Jan Neal Law Firm, LLC

Alabama Estate, Elder and Special Needs Law


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How Much Cash Will Your Estate Need?

shutterstock_279469625When an estate is being settled in Alabama, it will take six months or longer before the assets in the probate estate can be distributed.  I frequently advise people to plan for this and to designate a bank account jointly titled to themselves and the person they have named to be the personal representative (aka executor) of their will so that funds will be available for any immediate cash needs.  Another source of cash may be life insurance with the beneficiary designated as the person who will be responsible for the estate.

Historically, one main reason to buy life insurance as part of an estate plan was to have cash available to pay estate taxes. Now that the estate tax exemption is so large (in 2016, estates can exempt $5.45 million per individual from taxation), most estates don’t pay federal estate taxes.  If someone dies in Alabama with less than the $5,450,000 exemption amount, his or her estate will not owe federal estate tax, and there is no Alabama estate tax. The heirs and beneficiaries will inherit the property free of tax as it relates to the federal government and Alabama (but they may owe estate tax in another state). So the use of life insurance for estate tax reasons is greatly diminished, however, life insurance can still be helpful in a number of other ways.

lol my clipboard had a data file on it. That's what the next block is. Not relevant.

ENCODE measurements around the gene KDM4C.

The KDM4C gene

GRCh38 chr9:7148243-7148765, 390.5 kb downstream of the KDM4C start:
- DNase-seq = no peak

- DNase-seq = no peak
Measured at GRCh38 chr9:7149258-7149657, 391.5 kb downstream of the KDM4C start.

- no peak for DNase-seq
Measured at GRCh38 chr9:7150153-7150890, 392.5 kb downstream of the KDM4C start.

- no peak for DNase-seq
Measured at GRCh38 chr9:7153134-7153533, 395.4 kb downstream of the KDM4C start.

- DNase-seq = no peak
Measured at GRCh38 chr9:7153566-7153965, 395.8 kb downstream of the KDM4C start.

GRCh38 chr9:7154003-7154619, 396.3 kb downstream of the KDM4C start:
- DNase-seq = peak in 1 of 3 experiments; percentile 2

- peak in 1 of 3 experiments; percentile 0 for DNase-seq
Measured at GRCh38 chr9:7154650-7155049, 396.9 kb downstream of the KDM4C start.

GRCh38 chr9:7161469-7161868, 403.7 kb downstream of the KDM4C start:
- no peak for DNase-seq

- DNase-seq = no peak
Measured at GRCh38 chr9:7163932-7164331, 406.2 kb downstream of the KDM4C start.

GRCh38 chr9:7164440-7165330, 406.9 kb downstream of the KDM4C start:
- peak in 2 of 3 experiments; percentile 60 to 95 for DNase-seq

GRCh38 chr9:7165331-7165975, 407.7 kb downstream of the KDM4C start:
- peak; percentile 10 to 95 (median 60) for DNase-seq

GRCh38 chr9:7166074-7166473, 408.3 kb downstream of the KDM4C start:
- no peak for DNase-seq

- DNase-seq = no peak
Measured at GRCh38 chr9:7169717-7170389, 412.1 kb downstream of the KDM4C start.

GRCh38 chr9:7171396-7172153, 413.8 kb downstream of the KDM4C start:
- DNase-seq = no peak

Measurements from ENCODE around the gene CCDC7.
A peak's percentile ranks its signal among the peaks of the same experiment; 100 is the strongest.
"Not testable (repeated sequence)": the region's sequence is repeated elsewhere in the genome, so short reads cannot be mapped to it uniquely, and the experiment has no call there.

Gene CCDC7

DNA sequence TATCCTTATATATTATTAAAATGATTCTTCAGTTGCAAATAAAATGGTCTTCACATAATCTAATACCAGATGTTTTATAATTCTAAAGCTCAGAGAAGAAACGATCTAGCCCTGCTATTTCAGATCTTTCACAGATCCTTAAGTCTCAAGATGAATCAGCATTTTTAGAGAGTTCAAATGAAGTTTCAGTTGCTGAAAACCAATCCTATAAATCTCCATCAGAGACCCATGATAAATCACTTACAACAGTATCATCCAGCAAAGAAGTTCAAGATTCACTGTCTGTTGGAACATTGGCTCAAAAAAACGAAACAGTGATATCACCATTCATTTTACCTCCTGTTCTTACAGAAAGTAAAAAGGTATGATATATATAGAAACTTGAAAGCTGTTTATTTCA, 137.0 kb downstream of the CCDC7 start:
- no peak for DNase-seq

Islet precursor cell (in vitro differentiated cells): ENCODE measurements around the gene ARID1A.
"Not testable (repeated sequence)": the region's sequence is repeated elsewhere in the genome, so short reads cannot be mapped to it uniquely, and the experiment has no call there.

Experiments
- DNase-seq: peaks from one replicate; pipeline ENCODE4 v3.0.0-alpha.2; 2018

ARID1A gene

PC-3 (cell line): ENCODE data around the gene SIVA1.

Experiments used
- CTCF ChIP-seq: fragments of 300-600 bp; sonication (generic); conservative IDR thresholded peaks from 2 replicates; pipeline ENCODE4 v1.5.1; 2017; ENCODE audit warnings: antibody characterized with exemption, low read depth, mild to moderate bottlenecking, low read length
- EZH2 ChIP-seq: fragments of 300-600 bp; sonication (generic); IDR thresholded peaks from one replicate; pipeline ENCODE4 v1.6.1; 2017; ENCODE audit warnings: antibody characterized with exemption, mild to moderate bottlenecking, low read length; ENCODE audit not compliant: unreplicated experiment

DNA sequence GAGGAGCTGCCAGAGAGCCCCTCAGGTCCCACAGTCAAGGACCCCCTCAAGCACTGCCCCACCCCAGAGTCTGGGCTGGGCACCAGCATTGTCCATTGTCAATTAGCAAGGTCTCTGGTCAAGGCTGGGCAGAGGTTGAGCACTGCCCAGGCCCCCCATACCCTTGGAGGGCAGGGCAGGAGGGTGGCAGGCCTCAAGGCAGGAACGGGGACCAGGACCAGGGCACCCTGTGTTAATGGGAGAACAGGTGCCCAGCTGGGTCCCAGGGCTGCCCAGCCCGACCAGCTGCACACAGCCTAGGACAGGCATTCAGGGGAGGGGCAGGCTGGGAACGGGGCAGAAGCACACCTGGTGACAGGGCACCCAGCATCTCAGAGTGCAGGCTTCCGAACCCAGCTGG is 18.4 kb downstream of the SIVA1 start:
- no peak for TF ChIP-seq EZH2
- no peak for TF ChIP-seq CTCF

Life insurance provides cash to use for the payment of home expenses for property held in the probate estate (such as utilities, mortgage payments, maintenance, insurance, property tax), debt, burial fees, or estate administration fees and expenses, replacement of income or assets lost to pay for long-term care, funds for a trust for a minor child or a child with special needs, buying out a business interest, funding charity, or balancing the interests between heirs to non-probate property (e.g. if one child is inheriting a certificate of deposit, a life insurance policy can ensure that the other child receives the same amount).

It is important to think through the property you own and determine what will be part of your probate estate and what will fall outside the probate estate and plan for enough liquidity to make the settling of your estate manageable for those charged with that responsibility.


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Elder Law at OLLI

Jan is teaching a two part course on Elder Law at Osher Lifelong Learning Institute at Auburn University (OLLI at Auburn).  See page 11 of the OLLI Spring 2016 catalog for the course description.  The first session is Wednesday, March 30, 2016, from 10:15 a.m. – 11:45 a.m., and the second will be on Wednesday, April 6, 2016, from 10:15 a.m. – 11:45 a.m.  Topics to be covered include Older Americans Act Legal Assistance, Authority Issues and Advance Directive Options, Long-Term Care Planning, Long-Term Care Payment Options Including Medicaid, Special Needs Planning, Probate, Administration of Estates and Funeral Planning.  If you aren’t a member of OLLI, check out all the benefits and learning opportunities here.

Materials for the training can be downloaded at elder-law-training-for-olli-at-auburn-033016-60244085 and will be posted at this site soon.